The New Testament includes St. Paul’s epistle to the church at Colosse (Colossians). How many of us know anything about this place, besides that?
Colosse’s church is not mentioned in Revelation; but its next door neighbor’s, Laodicea’s, is. Laodicea is warned that spiritual indifference leads to death.
In Paul’s time, Colosse was pretty much a backwater, a city that had seen much better days. He took the time to write to them and minister to their church, although we don’t know that he ever came there in person. Anyhow, the town’s glory days were some 500 years before that.
Whatever you do, Paul exhorted the Colossians, do it in the name of the Lord, do it as if you were doing it for the Lord. Had nearby Laodicea already earned a reputation for being lukewarm?
Another reason Paul might have written to the church at Colosse would be to encourage Christians to keep themselves distant from their city’s notorious habit of syncretism–mixing together several religions and winding up with false religion. Colosse was also known for being home to an “angel cult.” Evidently they’d mixed Greek and other pagan gods with the angels they’d heard about from Christian missionaries.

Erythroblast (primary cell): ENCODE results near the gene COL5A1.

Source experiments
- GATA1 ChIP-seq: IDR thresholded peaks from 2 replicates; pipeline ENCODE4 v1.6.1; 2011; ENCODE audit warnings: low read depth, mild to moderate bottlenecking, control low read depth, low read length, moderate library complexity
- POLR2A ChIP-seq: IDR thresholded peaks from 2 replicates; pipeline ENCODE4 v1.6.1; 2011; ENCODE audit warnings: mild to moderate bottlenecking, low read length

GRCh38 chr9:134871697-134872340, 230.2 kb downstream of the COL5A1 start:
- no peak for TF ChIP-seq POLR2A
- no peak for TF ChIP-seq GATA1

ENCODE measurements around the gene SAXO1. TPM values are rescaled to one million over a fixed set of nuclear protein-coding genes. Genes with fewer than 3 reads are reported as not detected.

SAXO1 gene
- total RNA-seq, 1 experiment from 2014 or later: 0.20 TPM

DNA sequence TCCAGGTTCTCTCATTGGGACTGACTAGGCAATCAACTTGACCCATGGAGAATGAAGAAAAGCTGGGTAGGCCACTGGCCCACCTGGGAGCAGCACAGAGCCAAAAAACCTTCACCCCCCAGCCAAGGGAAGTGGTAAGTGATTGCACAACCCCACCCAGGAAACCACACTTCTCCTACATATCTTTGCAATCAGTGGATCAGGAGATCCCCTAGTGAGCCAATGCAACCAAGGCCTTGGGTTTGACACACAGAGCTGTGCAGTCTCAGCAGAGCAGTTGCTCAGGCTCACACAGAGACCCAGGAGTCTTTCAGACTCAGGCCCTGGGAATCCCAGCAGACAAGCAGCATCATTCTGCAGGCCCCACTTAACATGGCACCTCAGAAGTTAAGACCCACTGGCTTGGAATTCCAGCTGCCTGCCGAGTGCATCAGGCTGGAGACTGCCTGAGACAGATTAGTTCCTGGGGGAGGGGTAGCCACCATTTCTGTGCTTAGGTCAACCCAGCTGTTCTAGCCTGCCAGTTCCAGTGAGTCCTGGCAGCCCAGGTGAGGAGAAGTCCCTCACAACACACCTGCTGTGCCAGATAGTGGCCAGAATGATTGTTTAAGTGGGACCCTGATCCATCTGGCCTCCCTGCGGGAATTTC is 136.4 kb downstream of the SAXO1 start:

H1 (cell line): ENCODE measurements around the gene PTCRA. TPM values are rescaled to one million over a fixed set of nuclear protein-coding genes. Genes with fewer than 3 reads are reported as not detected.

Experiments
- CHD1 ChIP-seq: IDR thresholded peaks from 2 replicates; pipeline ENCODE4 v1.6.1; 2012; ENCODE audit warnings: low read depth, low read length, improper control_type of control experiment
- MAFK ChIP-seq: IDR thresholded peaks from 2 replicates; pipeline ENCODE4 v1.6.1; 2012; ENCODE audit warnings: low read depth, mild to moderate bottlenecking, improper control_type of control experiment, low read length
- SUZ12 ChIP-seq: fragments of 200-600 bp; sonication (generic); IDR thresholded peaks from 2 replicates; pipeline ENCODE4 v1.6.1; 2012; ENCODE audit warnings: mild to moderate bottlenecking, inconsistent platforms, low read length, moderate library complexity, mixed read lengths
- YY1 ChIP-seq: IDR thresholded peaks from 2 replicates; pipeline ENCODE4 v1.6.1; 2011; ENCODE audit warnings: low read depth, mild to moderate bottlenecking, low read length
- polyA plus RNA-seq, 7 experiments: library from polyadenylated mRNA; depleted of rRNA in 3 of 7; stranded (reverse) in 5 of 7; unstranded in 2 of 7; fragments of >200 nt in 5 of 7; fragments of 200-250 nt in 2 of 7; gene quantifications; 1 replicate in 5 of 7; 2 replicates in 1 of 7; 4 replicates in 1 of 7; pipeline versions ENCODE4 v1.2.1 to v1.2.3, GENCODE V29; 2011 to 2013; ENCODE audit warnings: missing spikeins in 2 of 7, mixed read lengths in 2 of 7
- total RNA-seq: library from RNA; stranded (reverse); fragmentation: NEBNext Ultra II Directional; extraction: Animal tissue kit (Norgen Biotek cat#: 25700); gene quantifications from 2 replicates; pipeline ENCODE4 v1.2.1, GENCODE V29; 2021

Colosse was destroyed in a civil war in 1192 A.D. and never rebuilt. It has yet to be systematically studied by archaeologists. It seems to be a backwater for archaeologists, too.
But for Paul the Apostle there were no backwaters.